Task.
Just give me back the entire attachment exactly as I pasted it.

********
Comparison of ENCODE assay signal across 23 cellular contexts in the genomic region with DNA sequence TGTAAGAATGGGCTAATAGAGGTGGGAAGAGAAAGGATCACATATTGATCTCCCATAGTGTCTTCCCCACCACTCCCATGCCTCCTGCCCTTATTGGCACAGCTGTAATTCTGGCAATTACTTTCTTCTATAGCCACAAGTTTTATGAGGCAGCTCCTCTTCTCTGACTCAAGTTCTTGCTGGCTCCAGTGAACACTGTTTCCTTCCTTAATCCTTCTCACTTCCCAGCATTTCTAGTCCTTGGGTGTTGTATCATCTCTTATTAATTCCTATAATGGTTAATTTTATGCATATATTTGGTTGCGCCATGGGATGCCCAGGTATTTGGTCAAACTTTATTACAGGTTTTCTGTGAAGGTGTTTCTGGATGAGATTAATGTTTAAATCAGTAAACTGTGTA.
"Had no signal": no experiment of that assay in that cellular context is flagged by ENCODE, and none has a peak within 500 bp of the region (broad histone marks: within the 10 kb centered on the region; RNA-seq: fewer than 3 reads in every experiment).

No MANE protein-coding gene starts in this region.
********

Comparison of ENCODE assay signal across 23 cellular contexts in the genomic region with DNA sequence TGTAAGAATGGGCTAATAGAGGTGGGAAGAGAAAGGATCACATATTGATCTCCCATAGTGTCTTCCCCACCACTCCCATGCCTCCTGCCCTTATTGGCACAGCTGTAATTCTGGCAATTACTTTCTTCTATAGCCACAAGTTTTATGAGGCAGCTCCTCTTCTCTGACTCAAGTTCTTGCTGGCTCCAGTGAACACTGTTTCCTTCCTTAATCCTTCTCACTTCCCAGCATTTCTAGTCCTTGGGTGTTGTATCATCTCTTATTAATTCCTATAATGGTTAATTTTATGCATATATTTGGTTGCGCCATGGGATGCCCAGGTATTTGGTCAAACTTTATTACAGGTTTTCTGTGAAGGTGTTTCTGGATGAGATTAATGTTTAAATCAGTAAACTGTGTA.
"Had no signal": no experiment of that assay in that cellular context is flagged by ENCODE, and none has a peak within 500 bp of the region (broad histone marks: within the 10 kb centered on the region; RNA-seq: fewer than 3 reads in every experiment).

No MANE protein-coding gene starts in this region.